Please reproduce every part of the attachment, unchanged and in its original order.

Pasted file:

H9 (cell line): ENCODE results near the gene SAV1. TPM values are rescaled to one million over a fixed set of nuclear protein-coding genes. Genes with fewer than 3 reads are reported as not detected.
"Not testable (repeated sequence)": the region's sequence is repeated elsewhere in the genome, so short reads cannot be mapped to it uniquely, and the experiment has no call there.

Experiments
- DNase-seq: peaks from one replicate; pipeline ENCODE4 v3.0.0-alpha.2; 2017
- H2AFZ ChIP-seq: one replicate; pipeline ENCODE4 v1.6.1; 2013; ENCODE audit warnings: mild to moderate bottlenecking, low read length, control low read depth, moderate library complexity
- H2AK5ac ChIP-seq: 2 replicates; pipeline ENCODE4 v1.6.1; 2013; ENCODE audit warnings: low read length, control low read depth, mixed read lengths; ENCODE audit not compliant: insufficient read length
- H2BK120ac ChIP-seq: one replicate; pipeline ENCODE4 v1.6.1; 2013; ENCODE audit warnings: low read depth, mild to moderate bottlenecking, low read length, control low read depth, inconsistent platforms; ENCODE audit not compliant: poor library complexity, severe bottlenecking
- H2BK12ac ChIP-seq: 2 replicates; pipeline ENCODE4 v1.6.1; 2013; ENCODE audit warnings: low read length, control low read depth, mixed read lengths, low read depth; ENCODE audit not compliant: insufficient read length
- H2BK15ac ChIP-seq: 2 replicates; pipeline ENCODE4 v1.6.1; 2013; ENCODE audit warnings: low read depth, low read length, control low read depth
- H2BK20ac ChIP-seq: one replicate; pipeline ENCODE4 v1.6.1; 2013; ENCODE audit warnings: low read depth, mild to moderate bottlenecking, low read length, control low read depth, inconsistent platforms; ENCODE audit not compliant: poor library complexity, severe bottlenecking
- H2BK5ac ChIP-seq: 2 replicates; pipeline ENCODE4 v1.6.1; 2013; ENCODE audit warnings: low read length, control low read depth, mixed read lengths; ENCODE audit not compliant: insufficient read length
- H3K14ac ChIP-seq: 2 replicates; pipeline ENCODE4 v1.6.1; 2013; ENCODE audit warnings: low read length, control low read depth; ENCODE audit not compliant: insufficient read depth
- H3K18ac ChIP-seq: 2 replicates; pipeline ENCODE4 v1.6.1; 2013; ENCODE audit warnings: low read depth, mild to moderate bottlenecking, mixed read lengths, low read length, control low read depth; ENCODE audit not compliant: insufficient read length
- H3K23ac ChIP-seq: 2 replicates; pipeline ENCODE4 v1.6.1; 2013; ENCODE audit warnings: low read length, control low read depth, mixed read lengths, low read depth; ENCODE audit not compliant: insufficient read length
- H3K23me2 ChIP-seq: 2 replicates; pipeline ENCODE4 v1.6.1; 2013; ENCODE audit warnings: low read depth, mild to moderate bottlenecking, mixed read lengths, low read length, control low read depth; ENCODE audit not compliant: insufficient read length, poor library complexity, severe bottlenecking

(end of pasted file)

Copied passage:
H9 (cell line): ENCODE results near the gene SAV1. TPM values are rescaled to one million over a fixed set of nuclear protein-coding genes. Genes with fewer than 3 reads are reported as not detected.
"Not testable (repeated sequence)": the region's sequence is repeated elsewhere in the genome, so short reads cannot be mapped to it uniquely, and the experiment has no call there.

Experiments
- DNase-seq: peaks from one replicate; pipeline ENCODE4 v3.0.0-alpha.2; 2017
- H2AFZ ChIP-seq: one replicate; pipeline ENCODE4 v1.6.1; 2013; ENCODE audit warnings: mild to moderate bottlenecking, low read length, control low read depth, moderate library complexity
- H2AK5ac ChIP-seq: 2 replicates; pipeline ENCODE4 v1.6.1; 2013; ENCODE audit warnings: low read length, control low read depth, mixed read lengths; ENCODE audit not compliant: insufficient read length
- H2BK120ac ChIP-seq: one replicate; pipeline ENCODE4 v1.6.1; 2013; ENCODE audit warnings: low read depth, mild to moderate bottlenecking, low read length, control low read depth, inconsistent platforms; ENCODE audit not compliant: poor library complexity, severe bottlenecking
- H2BK12ac ChIP-seq: 2 replicates; pipeline ENCODE4 v1.6.1; 2013; ENCODE audit warnings: low read length, control low read depth, mixed read lengths, low read depth; ENCODE audit not compliant: insufficient read length
- H2BK15ac ChIP-seq: 2 replicates; pipeline ENCODE4 v1.6.1; 2013; ENCODE audit warnings: low read depth, low read length, control low read depth
- H2BK20ac ChIP-seq: one replicate; pipeline ENCODE4 v1.6.1; 2013; ENCODE audit warnings: low read depth, mild to moderate bottlenecking, low read length, control low read depth, inconsistent platforms; ENCODE audit not compliant: poor library complexity, severe bottlenecking
- H2BK5ac ChIP-seq: 2 replicates; pipeline ENCODE4 v1.6.1; 2013; ENCODE audit warnings: low read length, control low read depth, mixed read lengths; ENCODE audit not compliant: insufficient read length
- H3K14ac ChIP-seq: 2 replicates; pipeline ENCODE4 v1.6.1; 2013; ENCODE audit warnings: low read length, control low read depth; ENCODE audit not compliant: insufficient read depth
- H3K18ac ChIP-seq: 2 replicates; pipeline ENCODE4 v1.6.1; 2013; ENCODE audit warnings: low read depth, mild to moderate bottlenecking, mixed read lengths, low read length, control low read depth; ENCODE audit not compliant: insufficient read length
- H3K23ac ChIP-seq: 2 replicates; pipeline ENCODE4 v1.6.1; 2013; ENCODE audit warnings: low read length, control low read depth, mixed read lengths, low read depth; ENCODE audit not compliant: insufficient read length
- H3K23me2 ChIP-seq: 2 replicates; pipeline ENCODE4 v1.6.1; 2013; ENCODE audit warnings: low read depth, mild to moderate bottlenecking, mixed read lengths, low read length, control low read depth; ENCODE audit not compliant: insufficient read length, poor library complexity, severe bottlenecking